∑ Has the vision condition that resulted in losing a license impacted the ability to use fixed route or paratransit?
∑ What transit service characteristics would make transit a viable alternative for travel option?
The research team will then have to explore various data collection strategies such as surveys, interviews, and focus groups. The possibility of travel diaries, exploration of how one might collect information about prior travel, and the prospect of doing longitudinal data collections (resurvey after a period of time to see how behavior has changes) will be explored.
The data collection sampling and analysis strategies will be finalized and appropriate approvals received. Issues such as confidentiality and incentives for participation will be addressed.
Task 3 will also involve the development of Technical Memorandum 1 which will document the findings in the first three tasks. This memorandum will be provided to the FDOT project manager and the review committee for comment.
Task 4: Identifying and Locating Older Drivers
Task 1 will resolve the issue of availability of access to records of licensees who failed their vision exam. The prospect of identifying situations where there is a voluntary relinquishing of licenses will also be explored. Alternative strategies for enrolling drivers who relinquished their licenses will be explored in Task 1. This task will then develop a sample or enrolment strategy given the available information. This task will also design a strategy for obtaining commitment for participating in the research.
Task 5: Conducting Surveys
This task will involve carrying out the resultant data collection strategy(ies).
Task 6: Data Analysis
This task will involve analyzing the data. This may include some statistical analysis as well as qualitative analysis of the data. It is envisioned that there would be substantial descriptive information produced as well as interpretation of the data by the project team in terms of the policy implications in general and specifically with respect to public transit. Regarding public transit this might include information about attitudes, service design priorities, information/marketing considerations, and market potential.
The project team should be in a position to comment on the extent to which the results can be generalized to other locations and contexts. The project team should also be in a position to identify what, if any; additional research activities would be of value. This might include follow-up resurveys to observe changes as time passes or expansion to other geographic areas or other groups who relinquish their licenses.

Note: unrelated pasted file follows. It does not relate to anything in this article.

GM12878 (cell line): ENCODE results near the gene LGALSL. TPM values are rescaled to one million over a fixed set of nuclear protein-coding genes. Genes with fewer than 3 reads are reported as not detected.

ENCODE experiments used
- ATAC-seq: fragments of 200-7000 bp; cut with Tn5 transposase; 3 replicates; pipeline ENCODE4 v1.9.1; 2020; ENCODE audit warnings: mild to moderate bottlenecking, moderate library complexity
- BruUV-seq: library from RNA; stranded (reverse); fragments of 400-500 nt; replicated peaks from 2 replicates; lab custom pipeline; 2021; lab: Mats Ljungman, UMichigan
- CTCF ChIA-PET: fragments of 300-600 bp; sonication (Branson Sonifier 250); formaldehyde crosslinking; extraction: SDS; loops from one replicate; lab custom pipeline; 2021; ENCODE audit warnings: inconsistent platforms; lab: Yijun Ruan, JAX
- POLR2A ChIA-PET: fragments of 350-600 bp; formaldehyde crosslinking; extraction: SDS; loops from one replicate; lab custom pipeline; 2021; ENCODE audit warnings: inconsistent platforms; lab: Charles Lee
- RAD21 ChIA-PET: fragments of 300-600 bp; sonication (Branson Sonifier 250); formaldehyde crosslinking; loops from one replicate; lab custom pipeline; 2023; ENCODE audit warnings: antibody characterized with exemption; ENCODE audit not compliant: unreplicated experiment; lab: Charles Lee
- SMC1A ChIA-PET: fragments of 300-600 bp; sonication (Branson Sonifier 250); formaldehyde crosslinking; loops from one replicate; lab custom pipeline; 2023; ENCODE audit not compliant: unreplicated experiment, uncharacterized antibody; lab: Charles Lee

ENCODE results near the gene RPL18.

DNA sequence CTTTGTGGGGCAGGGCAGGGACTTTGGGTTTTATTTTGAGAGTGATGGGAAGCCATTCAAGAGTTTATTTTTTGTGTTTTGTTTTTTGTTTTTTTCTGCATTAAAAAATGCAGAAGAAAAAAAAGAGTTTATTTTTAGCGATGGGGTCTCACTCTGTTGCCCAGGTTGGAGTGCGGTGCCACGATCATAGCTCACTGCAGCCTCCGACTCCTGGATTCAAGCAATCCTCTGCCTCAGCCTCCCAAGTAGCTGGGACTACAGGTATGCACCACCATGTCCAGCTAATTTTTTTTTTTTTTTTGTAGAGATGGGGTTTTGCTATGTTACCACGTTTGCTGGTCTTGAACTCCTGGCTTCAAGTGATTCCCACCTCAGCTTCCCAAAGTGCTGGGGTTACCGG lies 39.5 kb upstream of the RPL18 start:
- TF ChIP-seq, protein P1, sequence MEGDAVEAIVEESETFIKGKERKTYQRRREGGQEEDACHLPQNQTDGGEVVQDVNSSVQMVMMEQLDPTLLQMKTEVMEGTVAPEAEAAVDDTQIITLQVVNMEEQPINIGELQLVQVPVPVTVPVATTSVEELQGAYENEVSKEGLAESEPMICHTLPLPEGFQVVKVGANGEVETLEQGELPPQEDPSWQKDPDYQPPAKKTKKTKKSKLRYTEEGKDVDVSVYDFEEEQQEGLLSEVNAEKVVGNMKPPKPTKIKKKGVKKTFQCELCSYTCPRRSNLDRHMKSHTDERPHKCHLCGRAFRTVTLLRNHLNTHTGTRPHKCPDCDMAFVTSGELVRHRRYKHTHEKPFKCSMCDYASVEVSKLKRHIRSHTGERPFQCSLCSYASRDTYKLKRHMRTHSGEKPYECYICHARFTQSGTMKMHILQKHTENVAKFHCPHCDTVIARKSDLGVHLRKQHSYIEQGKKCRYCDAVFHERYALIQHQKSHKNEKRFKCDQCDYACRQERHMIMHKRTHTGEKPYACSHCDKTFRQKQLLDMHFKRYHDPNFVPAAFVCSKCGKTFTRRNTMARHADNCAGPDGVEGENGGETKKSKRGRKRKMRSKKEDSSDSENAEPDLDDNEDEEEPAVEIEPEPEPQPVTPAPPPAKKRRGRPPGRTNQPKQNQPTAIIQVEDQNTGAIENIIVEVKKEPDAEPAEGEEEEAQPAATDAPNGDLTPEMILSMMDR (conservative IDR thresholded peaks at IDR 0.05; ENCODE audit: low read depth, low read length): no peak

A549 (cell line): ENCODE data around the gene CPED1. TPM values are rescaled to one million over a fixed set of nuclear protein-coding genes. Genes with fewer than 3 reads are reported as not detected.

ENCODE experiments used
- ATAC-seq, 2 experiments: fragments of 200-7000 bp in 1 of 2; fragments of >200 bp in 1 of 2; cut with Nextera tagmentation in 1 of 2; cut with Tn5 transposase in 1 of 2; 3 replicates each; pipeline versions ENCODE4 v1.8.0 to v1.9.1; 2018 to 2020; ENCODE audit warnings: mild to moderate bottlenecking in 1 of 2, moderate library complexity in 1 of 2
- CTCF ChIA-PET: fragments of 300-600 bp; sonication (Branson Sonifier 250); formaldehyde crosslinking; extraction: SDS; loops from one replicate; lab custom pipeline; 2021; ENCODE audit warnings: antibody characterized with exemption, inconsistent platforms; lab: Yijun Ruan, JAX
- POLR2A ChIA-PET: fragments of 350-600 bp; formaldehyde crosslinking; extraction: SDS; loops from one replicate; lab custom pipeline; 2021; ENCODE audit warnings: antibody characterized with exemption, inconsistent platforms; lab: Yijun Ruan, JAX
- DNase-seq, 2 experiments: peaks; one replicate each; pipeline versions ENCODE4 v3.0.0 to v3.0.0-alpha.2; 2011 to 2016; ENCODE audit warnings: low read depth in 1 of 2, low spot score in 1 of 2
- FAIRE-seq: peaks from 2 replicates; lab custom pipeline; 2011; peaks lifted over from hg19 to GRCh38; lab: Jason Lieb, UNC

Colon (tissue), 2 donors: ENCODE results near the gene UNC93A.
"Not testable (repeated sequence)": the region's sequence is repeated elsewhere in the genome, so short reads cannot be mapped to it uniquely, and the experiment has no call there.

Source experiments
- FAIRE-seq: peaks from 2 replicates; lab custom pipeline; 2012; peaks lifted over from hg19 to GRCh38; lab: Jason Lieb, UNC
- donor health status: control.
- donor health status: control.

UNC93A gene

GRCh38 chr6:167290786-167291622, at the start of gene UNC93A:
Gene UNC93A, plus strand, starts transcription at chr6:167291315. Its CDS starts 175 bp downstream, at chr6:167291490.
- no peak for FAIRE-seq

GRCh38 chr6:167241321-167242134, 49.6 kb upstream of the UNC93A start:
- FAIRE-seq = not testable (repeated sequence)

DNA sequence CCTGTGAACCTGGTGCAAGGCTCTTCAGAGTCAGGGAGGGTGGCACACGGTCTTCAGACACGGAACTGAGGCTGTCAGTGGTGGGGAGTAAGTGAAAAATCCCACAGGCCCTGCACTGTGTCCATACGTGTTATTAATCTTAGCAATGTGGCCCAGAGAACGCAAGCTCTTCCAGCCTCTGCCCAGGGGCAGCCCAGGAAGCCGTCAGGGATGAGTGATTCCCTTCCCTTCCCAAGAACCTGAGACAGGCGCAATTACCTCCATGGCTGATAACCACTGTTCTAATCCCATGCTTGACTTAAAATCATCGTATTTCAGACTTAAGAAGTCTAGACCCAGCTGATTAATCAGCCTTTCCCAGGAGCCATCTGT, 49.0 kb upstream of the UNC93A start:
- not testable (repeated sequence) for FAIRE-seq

Task 7: Final Report
This task will involve documenting the project and its findings in a final report. The draft of the report will be provided to FDOT and the review committee. A 30 day review period and a 30 day response period are shown in the schedule.
IV. Project Schedule
Project Start Date: December 1, 2004
Notes: The project team will include faculty, students, and secretarial and other support staff who will work directly on the project and whose costs are reflected in the direct costs of the project as listed above. Budget request includes salary for clerical and administrative staff, postage, local telephone service, office supplies, general purpose software, subscriptions, and/or memberships.
Domestic travel is budgeted to include 5 person trips at $300 each to meet with various parties regarding survey design and access to driver information. Travel will be in state.
VI. Student Involvement
Graduate students may provide assistance with the literature review, research and data collection, qualitative and quantitative analyses, and/or report writing.
VII. Technology Transfer Activities
The results of this analysis will be provided to the FDOT through a technical memorandum and a final report, as outlined above. Copies of the final report will be provided to the Research Office, the State Public Transportation Administrator, the Manager of the Transit Office, DOEA, and those entities that participate on the review panel or support the project in other ways. Information will also be made available through the CUTR and NCTR websites and presentations at state and national conferences.
VIII. Potential Benefits of the Project
This project offers an opportunity to develop a richer understanding of travel behavior for a segment of the population that is rapidly growing. It offers promise for helping to inform general policy regarding travel by the older population and to specifically provide recommendations and information that the public transit industry and policy makers can use in planning, designing and marketing services.
IX. TRB Keywords
Driving cessation, elderly travel, paratransit, vision screening
National Center for Transit Research ∑ at the Center For Urban Transportation Research ∑ University of South Florida ∑ 4202 E. Fowler Ave., CUT100 ∑ Tampa, FL 33620-5375 ∑ (813) 974-3120 ∑ (813) 974-5168 ∑ www.nctr.usf.edu ∑ Comments: email@example.com